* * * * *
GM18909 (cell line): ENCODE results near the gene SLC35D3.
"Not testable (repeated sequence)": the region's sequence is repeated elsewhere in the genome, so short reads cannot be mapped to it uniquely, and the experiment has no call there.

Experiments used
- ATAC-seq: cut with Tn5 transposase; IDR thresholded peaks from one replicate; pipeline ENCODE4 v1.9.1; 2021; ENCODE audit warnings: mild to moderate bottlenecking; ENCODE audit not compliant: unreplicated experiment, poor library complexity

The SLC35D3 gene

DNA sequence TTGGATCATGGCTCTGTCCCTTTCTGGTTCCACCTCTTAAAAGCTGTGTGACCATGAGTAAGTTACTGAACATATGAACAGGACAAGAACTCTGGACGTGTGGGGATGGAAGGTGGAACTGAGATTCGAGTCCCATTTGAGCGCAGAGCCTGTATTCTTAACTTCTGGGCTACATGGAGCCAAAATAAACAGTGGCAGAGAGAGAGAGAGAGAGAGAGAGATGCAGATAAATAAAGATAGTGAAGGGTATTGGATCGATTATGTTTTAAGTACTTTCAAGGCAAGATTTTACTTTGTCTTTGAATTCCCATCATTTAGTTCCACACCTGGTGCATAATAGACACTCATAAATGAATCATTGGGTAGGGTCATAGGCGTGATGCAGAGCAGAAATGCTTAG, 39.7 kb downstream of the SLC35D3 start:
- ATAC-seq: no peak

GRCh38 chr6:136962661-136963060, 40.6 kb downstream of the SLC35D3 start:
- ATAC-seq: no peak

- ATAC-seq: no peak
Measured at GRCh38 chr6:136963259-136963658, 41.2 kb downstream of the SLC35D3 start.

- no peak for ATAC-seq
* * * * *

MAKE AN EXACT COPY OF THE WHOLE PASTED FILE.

GM18909 (cell line): ENCODE results near the gene SLC35D3.
"Not testable (repeated sequence)": the region's sequence is repeated elsewhere in the genome, so short reads cannot be mapped to it uniquely, and the experiment has no call there.

Experiments used
- ATAC-seq: cut with Tn5 transposase; IDR thresholded peaks from one replicate; pipeline ENCODE4 v1.9.1; 2021; ENCODE audit warnings: mild to moderate bottlenecking; ENCODE audit not compliant: unreplicated experiment, poor library complexity

The SLC35D3 gene

DNA sequence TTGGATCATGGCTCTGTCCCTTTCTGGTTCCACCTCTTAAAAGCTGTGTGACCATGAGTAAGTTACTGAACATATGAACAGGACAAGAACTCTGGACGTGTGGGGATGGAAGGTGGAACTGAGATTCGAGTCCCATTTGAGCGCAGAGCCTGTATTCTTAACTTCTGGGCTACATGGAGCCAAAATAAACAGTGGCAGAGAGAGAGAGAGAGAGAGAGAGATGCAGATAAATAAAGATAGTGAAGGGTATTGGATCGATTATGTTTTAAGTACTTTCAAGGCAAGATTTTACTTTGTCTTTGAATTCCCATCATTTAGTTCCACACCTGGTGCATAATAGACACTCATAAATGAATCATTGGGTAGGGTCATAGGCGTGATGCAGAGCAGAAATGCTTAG, 39.7 kb downstream of the SLC35D3 start:
- ATAC-seq: no peak

GRCh38 chr6:136962661-136963060, 40.6 kb downstream of the SLC35D3 start:
- ATAC-seq: no peak

- ATAC-seq: no peak
Measured at GRCh38 chr6:136963259-136963658, 41.2 kb downstream of the SLC35D3 start.

- no peak for ATAC-seq